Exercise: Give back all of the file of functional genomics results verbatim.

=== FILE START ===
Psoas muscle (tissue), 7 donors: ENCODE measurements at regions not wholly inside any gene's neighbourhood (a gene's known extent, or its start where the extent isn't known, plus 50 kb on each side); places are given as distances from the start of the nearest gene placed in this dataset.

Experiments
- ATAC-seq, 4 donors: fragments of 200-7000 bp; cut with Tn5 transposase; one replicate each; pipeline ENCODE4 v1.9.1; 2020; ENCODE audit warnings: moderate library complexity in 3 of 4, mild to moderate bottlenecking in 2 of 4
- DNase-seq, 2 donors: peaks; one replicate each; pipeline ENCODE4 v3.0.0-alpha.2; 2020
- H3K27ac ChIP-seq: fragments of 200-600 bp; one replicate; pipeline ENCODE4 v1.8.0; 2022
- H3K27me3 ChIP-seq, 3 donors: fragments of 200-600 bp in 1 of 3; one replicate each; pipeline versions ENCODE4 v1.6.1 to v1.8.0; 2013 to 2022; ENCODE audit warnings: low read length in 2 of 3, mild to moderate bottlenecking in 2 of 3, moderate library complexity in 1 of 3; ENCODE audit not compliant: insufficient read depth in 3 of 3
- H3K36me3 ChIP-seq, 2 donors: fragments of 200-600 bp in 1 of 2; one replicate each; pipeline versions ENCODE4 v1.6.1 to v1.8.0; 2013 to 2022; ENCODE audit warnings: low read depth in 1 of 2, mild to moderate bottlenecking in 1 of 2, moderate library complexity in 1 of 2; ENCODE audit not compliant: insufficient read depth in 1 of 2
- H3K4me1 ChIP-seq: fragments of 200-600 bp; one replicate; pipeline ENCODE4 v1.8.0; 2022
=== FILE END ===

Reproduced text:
Psoas muscle (tissue), 7 donors: ENCODE measurements at regions not wholly inside any gene's neighbourhood (a gene's known extent, or its start where the extent isn't known, plus 50 kb on each side); places are given as distances from the start of the nearest gene placed in this dataset.

Experiments
- ATAC-seq, 4 donors: fragments of 200-7000 bp; cut with Tn5 transposase; one replicate each; pipeline ENCODE4 v1.9.1; 2020; ENCODE audit warnings: moderate library complexity in 3 of 4, mild to moderate bottlenecking in 2 of 4
- DNase-seq, 2 donors: peaks; one replicate each; pipeline ENCODE4 v3.0.0-alpha.2; 2020
- H3K27ac ChIP-seq: fragments of 200-600 bp; one replicate; pipeline ENCODE4 v1.8.0; 2022
- H3K27me3 ChIP-seq, 3 donors: fragments of 200-600 bp in 1 of 3; one replicate each; pipeline versions ENCODE4 v1.6.1 to v1.8.0; 2013 to 2022; ENCODE audit warnings: low read length in 2 of 3, mild to moderate bottlenecking in 2 of 3, moderate library complexity in 1 of 3; ENCODE audit not compliant: insufficient read depth in 3 of 3
- H3K36me3 ChIP-seq, 2 donors: fragments of 200-600 bp in 1 of 2; one replicate each; pipeline versions ENCODE4 v1.6.1 to v1.8.0; 2013 to 2022; ENCODE audit warnings: low read depth in 1 of 2, mild to moderate bottlenecking in 1 of 2, moderate library complexity in 1 of 2; ENCODE audit not compliant: insufficient read depth in 1 of 2
- H3K4me1 ChIP-seq: fragments of 200-600 bp; one replicate; pipeline ENCODE4 v1.8.0; 2022